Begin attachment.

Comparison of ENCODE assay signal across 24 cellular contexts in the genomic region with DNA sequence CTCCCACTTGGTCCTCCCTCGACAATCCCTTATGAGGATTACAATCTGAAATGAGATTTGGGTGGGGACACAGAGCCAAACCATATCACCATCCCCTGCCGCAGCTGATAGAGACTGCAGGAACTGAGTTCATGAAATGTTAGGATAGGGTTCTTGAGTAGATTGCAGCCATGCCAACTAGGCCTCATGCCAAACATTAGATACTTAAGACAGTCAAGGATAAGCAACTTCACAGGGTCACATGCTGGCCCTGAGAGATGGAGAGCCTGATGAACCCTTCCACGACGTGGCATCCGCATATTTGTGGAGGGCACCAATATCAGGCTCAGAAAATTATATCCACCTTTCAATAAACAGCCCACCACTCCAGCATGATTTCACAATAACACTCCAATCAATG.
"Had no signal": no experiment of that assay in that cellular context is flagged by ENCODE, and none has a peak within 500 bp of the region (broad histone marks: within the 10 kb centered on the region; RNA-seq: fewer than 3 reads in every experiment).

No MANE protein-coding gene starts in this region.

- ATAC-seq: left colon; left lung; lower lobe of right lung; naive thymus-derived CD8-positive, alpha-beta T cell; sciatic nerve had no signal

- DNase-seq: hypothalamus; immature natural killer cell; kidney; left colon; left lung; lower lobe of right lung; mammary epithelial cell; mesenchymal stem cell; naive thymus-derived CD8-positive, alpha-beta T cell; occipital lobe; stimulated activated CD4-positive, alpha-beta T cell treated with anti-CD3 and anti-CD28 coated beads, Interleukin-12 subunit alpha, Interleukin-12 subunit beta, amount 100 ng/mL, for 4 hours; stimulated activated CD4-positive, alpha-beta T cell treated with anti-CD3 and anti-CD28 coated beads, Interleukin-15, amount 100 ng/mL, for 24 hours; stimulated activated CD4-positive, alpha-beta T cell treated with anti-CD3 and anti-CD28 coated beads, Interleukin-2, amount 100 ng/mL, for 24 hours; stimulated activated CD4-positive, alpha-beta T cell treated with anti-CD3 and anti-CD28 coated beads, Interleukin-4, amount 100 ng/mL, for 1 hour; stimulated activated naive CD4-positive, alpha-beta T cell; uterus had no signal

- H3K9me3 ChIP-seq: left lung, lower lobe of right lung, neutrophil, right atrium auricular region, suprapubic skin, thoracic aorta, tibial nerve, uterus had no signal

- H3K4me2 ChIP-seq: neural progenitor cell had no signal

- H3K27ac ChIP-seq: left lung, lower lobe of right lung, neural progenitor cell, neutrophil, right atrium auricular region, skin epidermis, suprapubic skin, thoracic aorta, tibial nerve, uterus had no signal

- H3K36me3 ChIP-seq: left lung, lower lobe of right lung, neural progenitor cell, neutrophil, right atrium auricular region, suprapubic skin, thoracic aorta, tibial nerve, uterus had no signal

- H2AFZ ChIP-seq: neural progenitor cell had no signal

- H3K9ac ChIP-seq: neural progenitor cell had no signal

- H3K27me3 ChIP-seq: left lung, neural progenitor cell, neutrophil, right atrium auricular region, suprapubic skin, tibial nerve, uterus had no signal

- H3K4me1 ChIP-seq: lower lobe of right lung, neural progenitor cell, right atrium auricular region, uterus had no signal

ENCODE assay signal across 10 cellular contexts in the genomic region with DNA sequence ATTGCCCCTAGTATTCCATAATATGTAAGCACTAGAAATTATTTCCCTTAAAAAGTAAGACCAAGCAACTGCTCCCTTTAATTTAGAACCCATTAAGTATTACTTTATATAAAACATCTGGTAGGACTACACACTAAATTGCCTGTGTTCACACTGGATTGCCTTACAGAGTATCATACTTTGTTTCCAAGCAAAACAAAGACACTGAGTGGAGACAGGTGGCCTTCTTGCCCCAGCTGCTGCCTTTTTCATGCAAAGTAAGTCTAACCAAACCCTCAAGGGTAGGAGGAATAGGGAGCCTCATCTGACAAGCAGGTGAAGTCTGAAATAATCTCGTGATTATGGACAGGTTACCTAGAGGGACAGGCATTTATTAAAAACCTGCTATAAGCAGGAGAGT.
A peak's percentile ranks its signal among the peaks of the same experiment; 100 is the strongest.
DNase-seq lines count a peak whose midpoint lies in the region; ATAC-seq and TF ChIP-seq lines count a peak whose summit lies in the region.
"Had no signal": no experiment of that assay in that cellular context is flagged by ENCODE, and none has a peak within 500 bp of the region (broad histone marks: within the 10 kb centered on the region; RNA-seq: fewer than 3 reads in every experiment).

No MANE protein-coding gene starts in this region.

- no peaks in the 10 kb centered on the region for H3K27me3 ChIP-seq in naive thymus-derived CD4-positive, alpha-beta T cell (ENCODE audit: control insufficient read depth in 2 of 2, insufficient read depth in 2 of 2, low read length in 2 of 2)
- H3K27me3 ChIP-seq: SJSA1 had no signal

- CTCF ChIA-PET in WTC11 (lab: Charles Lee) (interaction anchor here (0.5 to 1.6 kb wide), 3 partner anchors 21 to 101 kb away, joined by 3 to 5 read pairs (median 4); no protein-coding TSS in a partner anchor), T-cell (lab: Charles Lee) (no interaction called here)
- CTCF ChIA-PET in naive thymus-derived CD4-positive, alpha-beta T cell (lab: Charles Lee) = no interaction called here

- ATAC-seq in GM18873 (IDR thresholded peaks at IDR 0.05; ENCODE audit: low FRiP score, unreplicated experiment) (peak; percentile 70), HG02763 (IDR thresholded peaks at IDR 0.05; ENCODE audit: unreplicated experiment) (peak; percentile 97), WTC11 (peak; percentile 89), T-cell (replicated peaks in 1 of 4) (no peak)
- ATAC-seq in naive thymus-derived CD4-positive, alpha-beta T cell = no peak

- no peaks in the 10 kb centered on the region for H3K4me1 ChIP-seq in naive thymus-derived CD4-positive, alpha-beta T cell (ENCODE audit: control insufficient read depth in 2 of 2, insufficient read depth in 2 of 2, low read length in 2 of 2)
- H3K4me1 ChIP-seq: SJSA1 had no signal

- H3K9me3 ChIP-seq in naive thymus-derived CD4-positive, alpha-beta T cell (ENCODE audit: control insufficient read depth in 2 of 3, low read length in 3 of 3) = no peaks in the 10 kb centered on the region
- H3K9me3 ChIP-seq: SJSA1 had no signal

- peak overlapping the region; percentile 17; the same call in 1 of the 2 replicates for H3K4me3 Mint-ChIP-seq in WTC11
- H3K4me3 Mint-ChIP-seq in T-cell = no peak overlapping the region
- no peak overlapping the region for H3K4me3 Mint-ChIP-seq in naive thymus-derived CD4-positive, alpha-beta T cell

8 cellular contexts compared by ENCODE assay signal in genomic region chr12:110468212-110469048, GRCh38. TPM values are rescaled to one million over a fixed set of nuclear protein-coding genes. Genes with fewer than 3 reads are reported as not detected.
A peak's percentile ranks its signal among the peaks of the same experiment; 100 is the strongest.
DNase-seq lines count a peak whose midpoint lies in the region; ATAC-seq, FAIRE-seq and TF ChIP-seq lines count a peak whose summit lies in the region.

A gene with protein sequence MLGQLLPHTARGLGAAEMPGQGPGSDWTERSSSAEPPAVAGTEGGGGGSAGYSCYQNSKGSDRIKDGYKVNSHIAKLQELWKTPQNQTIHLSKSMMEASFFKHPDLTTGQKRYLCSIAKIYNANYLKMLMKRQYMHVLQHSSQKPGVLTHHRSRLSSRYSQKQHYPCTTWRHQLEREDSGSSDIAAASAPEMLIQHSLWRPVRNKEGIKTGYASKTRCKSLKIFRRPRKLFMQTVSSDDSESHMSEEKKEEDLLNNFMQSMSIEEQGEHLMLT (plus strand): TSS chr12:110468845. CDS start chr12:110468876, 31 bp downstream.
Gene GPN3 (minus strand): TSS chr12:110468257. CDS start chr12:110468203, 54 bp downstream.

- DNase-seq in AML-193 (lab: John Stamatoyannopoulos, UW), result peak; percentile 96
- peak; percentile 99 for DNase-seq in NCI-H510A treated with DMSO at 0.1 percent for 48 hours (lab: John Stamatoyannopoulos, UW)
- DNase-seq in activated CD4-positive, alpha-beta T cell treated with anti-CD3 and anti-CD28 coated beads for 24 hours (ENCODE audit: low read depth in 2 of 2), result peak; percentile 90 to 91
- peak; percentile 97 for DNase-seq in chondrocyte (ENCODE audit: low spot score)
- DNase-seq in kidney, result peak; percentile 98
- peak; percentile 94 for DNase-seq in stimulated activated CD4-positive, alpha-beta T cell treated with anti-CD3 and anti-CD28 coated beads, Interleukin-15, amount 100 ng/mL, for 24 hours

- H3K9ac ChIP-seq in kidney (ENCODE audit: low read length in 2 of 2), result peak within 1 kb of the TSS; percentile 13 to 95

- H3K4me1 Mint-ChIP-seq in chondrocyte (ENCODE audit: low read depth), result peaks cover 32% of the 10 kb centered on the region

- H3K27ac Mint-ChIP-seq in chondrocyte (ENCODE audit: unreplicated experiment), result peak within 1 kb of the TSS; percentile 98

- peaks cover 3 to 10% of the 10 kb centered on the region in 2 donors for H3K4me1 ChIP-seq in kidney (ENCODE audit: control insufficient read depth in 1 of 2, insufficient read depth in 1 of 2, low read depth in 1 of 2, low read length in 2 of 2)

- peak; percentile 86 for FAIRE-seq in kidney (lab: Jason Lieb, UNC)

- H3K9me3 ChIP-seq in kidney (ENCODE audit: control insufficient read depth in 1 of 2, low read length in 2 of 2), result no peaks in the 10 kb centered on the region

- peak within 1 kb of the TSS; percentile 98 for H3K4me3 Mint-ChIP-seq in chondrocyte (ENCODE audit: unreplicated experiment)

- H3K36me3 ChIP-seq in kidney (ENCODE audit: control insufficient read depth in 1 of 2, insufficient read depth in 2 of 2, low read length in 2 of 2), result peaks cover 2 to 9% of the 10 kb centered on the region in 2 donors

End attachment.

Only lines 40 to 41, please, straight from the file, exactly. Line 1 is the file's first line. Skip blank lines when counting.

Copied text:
- peak; percentile 97 for DNase-seq in chondrocyte (ENCODE audit: low spot score)
- DNase-seq in kidney, result peak; percentile 98